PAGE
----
Pygmalion by Bernard Shaw: Speech, Accent, and Language

Pages: 1 (283 words) Published: December 3, 2014
Pygmalion - Bernard Shaw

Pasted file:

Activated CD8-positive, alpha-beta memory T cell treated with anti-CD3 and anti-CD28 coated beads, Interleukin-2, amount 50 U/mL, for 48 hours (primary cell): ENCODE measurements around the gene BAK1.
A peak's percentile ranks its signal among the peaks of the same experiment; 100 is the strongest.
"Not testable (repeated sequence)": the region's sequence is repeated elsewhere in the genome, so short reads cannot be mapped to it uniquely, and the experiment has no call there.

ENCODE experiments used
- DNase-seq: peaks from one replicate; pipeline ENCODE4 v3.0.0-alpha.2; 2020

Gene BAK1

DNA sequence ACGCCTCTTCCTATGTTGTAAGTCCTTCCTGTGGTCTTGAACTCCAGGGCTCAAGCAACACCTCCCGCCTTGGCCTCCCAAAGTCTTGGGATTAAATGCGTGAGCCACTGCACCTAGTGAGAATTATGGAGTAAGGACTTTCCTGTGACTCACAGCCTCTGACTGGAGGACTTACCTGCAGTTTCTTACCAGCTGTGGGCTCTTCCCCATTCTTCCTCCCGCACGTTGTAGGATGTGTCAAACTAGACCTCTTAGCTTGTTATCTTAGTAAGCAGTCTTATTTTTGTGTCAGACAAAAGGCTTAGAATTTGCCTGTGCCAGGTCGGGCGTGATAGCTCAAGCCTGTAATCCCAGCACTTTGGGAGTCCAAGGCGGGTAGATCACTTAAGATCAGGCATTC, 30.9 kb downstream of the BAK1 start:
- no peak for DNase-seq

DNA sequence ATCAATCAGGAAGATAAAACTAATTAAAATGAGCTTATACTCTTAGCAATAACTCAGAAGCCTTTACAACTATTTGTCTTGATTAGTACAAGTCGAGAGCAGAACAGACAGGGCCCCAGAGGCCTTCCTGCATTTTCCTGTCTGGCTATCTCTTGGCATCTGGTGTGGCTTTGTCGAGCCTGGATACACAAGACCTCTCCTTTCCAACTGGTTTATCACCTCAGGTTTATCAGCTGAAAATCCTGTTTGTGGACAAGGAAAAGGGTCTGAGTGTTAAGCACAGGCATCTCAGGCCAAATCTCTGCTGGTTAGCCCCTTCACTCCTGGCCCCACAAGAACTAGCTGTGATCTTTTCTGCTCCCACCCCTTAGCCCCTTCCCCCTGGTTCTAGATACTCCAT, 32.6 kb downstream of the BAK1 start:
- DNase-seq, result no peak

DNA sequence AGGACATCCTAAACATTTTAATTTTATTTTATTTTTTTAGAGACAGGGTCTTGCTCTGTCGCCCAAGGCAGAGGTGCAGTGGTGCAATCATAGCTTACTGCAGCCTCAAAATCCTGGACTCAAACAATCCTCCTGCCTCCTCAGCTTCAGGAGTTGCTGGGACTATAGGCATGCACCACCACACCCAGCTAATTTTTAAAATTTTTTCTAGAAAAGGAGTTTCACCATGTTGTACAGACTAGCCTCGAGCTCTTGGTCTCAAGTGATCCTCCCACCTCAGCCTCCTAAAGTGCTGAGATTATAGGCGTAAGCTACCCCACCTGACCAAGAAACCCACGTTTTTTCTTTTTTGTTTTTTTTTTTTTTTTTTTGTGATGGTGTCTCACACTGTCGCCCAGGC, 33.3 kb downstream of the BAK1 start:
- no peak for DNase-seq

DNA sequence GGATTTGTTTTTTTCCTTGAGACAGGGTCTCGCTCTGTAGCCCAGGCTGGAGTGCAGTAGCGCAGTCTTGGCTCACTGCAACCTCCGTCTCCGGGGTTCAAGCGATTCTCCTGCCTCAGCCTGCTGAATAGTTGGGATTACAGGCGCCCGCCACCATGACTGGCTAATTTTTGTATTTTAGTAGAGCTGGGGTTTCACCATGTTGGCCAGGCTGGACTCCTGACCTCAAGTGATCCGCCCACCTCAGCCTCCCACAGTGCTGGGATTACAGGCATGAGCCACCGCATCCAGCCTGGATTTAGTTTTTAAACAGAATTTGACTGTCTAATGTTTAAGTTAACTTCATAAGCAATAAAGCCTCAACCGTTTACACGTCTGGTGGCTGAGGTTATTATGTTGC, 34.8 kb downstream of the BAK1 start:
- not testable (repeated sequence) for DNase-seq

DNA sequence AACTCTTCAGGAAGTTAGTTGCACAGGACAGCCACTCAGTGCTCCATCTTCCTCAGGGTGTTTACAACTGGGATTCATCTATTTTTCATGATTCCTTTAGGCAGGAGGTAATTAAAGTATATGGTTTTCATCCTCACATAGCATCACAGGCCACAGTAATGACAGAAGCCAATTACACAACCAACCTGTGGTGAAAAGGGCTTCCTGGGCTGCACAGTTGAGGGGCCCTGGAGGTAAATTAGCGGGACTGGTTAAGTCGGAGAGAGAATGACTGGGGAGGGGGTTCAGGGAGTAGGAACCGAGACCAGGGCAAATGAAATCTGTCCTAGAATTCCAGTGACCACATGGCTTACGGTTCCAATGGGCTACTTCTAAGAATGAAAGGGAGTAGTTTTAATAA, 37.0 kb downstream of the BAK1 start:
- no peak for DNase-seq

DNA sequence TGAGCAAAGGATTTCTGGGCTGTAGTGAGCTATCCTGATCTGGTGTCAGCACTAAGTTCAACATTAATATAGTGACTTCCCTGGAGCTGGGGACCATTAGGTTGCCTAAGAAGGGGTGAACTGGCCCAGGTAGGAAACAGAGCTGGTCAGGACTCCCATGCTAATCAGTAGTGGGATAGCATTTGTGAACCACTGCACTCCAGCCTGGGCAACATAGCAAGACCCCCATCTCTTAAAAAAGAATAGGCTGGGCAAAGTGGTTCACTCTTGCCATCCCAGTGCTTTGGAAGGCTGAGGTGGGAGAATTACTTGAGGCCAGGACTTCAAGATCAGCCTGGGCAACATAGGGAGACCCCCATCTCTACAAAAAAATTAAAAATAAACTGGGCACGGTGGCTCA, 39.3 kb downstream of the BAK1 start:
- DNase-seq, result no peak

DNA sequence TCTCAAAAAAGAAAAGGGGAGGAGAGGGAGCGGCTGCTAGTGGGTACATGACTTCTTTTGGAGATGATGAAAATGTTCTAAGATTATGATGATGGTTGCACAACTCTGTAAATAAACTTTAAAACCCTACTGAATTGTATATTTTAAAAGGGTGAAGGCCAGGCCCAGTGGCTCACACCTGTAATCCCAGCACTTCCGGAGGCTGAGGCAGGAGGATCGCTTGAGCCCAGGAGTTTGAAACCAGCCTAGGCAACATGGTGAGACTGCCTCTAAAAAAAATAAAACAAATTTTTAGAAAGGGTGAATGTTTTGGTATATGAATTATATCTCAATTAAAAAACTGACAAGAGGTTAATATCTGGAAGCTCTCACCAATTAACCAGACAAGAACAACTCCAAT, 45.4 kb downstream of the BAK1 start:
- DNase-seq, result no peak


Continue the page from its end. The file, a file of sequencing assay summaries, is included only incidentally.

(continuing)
What does Pygmalion tell us about language, speech and accent? Pygmalion explained how important the way you speak, or your accent, is. One of the main characters, Eliza, realises this after an encounter with Professor Henry Higgins, who studies languages and teaches phonetics, and Colonel Pickering. Higgins called her a guttersnipe, a squashed cabbage leaf, but had so much faith in his own work, that he believed he could teach her to speak properly and be able to pass her off as a princess, all within six months time. He does have a reason to do so, as he is a genius when it comes to accents. He could narrow down your place of origin to within two streets; only by hearing you utter a few measly words. Eliza seeks his help as she thinks he could help her become a lady, and possibly have her own florist’s shop. Pygmalion, based on a myth, does actually have a lot of truth in it. It’s like a snap back to reality. We, the human race, are a very judgmental group. We make assumptions, over nearly everything. Accent and speech being high up on the pole. Nowadays, though, we wouldn’t stop talking to somebody because they have sound like they have a lower class than us. Or at least I would hope. Speech and accent play an important role in where you stand in society, in the times of Pygmalion mostly, but it matters now too, if only slightly, but it matters. This is because of assumptions we make based on how society portrays people of different areas. What words you use and what context are also important.
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